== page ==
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Shell Reaches Settlement With Nigerian Human Rights Plaintiffs

More than 13 years after Nigeria executed writer and activist Ken Saro-Wiwa and eight others, the Royal Dutch Shell Oil Company has settled a human rights lawsuit brought in a U.S. court on Monday. The plaintiffs claimed victory, but Shell says its multi-million dollar settlement is a humanitarian gesture and that it was not involved in any human rights abuses.

Under the settlement, announced a week after the trial was to have begun, Shell will pay $15.5 million to 10 plaintiffs. They include the families of the late environmental leader Ken-Sarowiwa and eight other Nigerian activists who were executed in 1995. The settlement will also set up a trust in behalf of the Ogoni people of the Niger Delta.

The case was brought 13 years ago by the Center for Constitutional Rights, Earth Rights International and private law firms, under a law that allows human rights cases from abroad to be filed in U.S. courts.

It alleged that Shell colluded with Nigeria's military government to commit human rights abuses against Saro-Wiwa's peaceful movement protesting alleged oil company exploitation and pollution in the Niger Delta.

Shell denied the charge, and fought the case for 13 years before settling. Company officials declined to be interviewed, but released a statement saying the settlement was, in their words, a "humanitarian gesture" in "recognition of the tragic events in Ogoni Land - even though Shell had no part in the violence that took place."

Judith Chomsky Brown is one of the attorneys who filed the case for the Center for Constitutional Rights. She said it is a victory for the plaintiffs. "One of the reasons defendants settle is so there won't be a finding that they did what they're accused of. I take their payment of a significant settlement as a recognition that they could well be found liable of these abuses by a jury," she said.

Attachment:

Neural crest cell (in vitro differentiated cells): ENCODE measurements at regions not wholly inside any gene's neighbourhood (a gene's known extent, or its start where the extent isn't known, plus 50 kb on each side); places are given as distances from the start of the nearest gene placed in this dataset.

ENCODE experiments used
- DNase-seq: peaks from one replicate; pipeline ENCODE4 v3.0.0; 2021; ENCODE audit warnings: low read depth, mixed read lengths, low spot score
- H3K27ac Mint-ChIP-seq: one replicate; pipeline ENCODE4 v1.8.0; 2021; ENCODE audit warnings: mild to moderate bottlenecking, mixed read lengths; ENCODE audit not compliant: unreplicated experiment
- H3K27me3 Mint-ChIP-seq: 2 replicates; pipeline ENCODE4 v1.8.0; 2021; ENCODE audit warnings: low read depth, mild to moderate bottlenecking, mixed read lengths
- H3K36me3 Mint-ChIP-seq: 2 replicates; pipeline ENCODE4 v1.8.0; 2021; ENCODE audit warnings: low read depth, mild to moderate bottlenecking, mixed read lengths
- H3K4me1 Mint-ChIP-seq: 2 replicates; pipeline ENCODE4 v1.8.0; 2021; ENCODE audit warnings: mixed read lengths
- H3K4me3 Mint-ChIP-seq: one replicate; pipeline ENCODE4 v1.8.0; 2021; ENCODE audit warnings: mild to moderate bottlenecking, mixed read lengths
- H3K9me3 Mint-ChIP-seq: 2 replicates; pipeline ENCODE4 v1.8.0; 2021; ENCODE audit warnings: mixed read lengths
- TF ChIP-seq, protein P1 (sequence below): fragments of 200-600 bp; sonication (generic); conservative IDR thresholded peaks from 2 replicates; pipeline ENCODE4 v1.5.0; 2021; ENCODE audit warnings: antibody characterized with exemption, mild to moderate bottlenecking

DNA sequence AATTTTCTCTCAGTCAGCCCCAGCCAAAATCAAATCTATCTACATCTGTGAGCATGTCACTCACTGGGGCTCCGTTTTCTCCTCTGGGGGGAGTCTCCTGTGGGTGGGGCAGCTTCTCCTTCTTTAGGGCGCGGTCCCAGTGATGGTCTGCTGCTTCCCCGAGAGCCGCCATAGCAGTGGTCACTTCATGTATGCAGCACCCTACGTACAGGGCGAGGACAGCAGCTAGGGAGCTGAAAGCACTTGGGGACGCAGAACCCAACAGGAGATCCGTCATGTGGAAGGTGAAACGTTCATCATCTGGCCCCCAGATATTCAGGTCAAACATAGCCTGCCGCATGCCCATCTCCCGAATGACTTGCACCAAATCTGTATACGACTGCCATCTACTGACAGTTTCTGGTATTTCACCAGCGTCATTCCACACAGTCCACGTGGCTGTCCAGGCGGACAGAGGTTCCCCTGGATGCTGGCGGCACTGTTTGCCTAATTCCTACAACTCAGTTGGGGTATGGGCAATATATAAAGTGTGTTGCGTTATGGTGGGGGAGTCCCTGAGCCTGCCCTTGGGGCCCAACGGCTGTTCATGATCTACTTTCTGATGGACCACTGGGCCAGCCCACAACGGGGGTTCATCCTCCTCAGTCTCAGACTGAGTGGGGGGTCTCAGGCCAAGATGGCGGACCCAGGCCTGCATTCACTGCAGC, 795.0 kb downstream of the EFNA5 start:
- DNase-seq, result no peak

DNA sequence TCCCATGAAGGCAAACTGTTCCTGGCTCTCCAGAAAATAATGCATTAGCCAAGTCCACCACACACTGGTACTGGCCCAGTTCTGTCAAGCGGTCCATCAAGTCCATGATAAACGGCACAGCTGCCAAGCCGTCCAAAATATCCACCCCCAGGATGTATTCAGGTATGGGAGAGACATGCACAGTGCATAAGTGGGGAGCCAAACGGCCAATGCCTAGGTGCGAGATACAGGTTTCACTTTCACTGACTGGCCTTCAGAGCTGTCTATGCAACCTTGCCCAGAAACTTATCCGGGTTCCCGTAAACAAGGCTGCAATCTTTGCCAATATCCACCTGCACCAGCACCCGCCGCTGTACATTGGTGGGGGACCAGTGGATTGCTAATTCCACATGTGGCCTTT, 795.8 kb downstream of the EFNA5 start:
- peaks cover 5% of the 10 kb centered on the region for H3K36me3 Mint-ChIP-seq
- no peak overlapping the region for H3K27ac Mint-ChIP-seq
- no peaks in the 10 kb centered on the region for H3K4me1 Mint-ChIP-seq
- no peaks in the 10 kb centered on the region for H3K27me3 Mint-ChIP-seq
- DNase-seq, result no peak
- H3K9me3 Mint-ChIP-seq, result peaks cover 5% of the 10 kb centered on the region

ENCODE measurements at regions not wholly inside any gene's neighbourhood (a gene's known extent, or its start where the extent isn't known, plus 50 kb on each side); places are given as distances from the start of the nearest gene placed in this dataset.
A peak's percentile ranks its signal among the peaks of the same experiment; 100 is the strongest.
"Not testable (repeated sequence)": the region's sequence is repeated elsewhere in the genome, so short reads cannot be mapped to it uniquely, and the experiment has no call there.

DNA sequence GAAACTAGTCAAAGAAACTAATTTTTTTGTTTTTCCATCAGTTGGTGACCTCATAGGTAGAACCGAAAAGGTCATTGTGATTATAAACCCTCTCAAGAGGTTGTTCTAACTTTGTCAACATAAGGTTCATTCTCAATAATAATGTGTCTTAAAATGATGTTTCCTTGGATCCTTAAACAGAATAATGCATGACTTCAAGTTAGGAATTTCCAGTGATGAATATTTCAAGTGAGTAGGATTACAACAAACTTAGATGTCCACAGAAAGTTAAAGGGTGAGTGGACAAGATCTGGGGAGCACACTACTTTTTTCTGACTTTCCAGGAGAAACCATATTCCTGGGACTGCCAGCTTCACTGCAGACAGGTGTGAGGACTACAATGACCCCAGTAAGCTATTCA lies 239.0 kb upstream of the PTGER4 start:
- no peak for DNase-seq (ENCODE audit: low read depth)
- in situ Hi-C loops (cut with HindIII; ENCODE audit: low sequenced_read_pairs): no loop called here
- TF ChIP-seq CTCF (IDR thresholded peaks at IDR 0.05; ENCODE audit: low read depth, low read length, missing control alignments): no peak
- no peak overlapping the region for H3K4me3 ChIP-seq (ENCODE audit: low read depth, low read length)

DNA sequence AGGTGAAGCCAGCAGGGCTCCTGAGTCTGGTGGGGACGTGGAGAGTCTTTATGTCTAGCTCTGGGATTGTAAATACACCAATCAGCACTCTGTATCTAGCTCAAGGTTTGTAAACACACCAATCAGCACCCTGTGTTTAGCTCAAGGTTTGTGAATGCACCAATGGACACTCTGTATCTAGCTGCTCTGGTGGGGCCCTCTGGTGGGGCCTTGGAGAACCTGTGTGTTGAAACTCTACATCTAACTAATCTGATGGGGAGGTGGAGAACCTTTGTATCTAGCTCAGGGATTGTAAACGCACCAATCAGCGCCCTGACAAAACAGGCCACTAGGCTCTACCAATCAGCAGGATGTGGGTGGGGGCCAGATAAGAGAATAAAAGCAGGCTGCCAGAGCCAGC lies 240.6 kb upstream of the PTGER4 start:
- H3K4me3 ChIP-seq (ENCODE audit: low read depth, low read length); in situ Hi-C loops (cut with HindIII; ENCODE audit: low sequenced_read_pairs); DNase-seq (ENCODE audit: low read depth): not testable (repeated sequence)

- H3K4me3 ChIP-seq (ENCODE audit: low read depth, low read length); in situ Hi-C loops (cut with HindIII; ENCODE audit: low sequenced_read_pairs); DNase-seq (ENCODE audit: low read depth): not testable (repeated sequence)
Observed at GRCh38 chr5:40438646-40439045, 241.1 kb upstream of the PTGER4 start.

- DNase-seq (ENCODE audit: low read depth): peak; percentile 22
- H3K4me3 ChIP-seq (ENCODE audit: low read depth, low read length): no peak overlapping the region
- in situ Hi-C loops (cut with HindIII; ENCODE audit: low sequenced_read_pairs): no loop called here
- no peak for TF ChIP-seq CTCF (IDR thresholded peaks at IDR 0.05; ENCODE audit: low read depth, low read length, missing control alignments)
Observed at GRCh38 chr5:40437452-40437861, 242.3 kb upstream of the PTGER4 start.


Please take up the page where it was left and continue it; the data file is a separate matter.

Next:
Attorney Jonathan Drimmer advises multi-national corporations but was not involved in this case. He agreed that a large settlement is a victory for the plaintiffs - but says there is also a downside for them.

"If the plaintiffs don't get a full trial, they don't get to establish exactly what it is they say happened. There's not a full airing of the facts and certainly when you talk about corporate complicity, an airing of the facts, explaining the harms that occurred, that does tell a very powerful story and can send a very powerful message," he said.

However, Steve Kretzman of Oil Change International, who was an adviser to Ken Saro-Wiwa, said the settlement will only further - not end - the fight for environmental reforms in oil company practices in Nigeria - particularly for an end to toxic gas flaring.

"I think that Shell has gotten the message from, not only the trial but the huge campaign that developed around the trial, that people are still very much watching what is happening in the Niger Delta. This is a drop in terms of what they need to do, and for justice really to be done, they need to end gas flaring, they need to clean up their historical oil spills in Ogoni and throughout the Niger Delta, and we need to go from there," he said.

International outrage at the execution of Ken Saro-Wiwa and the other environmental activists contributed to the fall of Nigeria's military government. Shell no longer does business in the Ogoni lands. But in other parts of the Niger Delta, indigenous opposition to multinational oil companies' presence has become increasingly violent in recent years.